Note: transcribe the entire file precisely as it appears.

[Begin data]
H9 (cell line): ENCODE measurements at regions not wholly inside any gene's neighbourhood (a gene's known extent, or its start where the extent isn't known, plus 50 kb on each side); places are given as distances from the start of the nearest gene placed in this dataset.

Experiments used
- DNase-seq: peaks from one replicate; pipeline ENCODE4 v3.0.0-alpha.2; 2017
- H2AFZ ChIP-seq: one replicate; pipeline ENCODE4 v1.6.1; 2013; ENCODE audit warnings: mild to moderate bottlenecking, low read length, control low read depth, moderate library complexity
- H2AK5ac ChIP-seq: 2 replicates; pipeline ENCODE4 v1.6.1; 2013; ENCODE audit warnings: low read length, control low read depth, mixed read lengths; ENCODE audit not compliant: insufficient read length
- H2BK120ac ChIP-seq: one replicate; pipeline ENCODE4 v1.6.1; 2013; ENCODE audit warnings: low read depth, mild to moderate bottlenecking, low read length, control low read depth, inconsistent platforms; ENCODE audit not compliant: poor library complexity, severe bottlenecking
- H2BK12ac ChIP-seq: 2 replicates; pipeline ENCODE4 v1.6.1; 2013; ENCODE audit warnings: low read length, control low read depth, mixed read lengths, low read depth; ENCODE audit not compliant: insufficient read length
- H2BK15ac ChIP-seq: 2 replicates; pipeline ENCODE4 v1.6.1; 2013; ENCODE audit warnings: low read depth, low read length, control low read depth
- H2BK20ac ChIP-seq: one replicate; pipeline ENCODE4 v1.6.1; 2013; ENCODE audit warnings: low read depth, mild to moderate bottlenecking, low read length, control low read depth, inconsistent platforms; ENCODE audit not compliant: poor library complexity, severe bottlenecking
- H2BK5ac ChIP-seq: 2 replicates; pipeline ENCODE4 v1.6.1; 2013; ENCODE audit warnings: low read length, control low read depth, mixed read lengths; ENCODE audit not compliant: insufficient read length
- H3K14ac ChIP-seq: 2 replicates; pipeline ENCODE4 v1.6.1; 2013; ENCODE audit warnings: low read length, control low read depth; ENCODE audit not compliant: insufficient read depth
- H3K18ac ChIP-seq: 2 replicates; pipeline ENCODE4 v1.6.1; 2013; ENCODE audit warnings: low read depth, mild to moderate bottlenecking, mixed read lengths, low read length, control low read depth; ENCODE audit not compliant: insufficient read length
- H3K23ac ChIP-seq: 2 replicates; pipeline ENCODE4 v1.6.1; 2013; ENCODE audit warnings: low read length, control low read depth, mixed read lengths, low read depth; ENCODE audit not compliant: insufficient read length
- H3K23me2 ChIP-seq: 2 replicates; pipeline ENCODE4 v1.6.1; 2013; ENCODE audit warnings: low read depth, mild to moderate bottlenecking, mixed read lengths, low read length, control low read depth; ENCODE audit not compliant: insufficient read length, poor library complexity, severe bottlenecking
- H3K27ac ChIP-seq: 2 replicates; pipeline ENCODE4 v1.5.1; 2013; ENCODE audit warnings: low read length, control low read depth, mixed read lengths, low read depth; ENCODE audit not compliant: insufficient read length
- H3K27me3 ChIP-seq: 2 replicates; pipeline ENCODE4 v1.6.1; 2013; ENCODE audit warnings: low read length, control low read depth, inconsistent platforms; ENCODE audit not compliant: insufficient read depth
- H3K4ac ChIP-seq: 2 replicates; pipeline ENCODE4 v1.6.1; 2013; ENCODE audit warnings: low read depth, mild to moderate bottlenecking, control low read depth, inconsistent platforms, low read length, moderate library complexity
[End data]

H9 (cell line): ENCODE measurements at regions not wholly inside any gene's neighbourhood (a gene's known extent, or its start where the extent isn't known, plus 50 kb on each side); places are given as distances from the start of the nearest gene placed in this dataset.

Experiments used
- DNase-seq: peaks from one replicate; pipeline ENCODE4 v3.0.0-alpha.2; 2017
- H2AFZ ChIP-seq: one replicate; pipeline ENCODE4 v1.6.1; 2013; ENCODE audit warnings: mild to moderate bottlenecking, low read length, control low read depth, moderate library complexity
- H2AK5ac ChIP-seq: 2 replicates; pipeline ENCODE4 v1.6.1; 2013; ENCODE audit warnings: low read length, control low read depth, mixed read lengths; ENCODE audit not compliant: insufficient read length
- H2BK120ac ChIP-seq: one replicate; pipeline ENCODE4 v1.6.1; 2013; ENCODE audit warnings: low read depth, mild to moderate bottlenecking, low read length, control low read depth, inconsistent platforms; ENCODE audit not compliant: poor library complexity, severe bottlenecking
- H2BK12ac ChIP-seq: 2 replicates; pipeline ENCODE4 v1.6.1; 2013; ENCODE audit warnings: low read length, control low read depth, mixed read lengths, low read depth; ENCODE audit not compliant: insufficient read length
- H2BK15ac ChIP-seq: 2 replicates; pipeline ENCODE4 v1.6.1; 2013; ENCODE audit warnings: low read depth, low read length, control low read depth
- H2BK20ac ChIP-seq: one replicate; pipeline ENCODE4 v1.6.1; 2013; ENCODE audit warnings: low read depth, mild to moderate bottlenecking, low read length, control low read depth, inconsistent platforms; ENCODE audit not compliant: poor library complexity, severe bottlenecking
- H2BK5ac ChIP-seq: 2 replicates; pipeline ENCODE4 v1.6.1; 2013; ENCODE audit warnings: low read length, control low read depth, mixed read lengths; ENCODE audit not compliant: insufficient read length
- H3K14ac ChIP-seq: 2 replicates; pipeline ENCODE4 v1.6.1; 2013; ENCODE audit warnings: low read length, control low read depth; ENCODE audit not compliant: insufficient read depth
- H3K18ac ChIP-seq: 2 replicates; pipeline ENCODE4 v1.6.1; 2013; ENCODE audit warnings: low read depth, mild to moderate bottlenecking, mixed read lengths, low read length, control low read depth; ENCODE audit not compliant: insufficient read length
- H3K23ac ChIP-seq: 2 replicates; pipeline ENCODE4 v1.6.1; 2013; ENCODE audit warnings: low read length, control low read depth, mixed read lengths, low read depth; ENCODE audit not compliant: insufficient read length
- H3K23me2 ChIP-seq: 2 replicates; pipeline ENCODE4 v1.6.1; 2013; ENCODE audit warnings: low read depth, mild to moderate bottlenecking, mixed read lengths, low read length, control low read depth; ENCODE audit not compliant: insufficient read length, poor library complexity, severe bottlenecking
- H3K27ac ChIP-seq: 2 replicates; pipeline ENCODE4 v1.5.1; 2013; ENCODE audit warnings: low read length, control low read depth, mixed read lengths, low read depth; ENCODE audit not compliant: insufficient read length
- H3K27me3 ChIP-seq: 2 replicates; pipeline ENCODE4 v1.6.1; 2013; ENCODE audit warnings: low read length, control low read depth, inconsistent platforms; ENCODE audit not compliant: insufficient read depth
- H3K4ac ChIP-seq: 2 replicates; pipeline ENCODE4 v1.6.1; 2013; ENCODE audit warnings: low read depth, mild to moderate bottlenecking, control low read depth, inconsistent platforms, low read length, moderate library complexity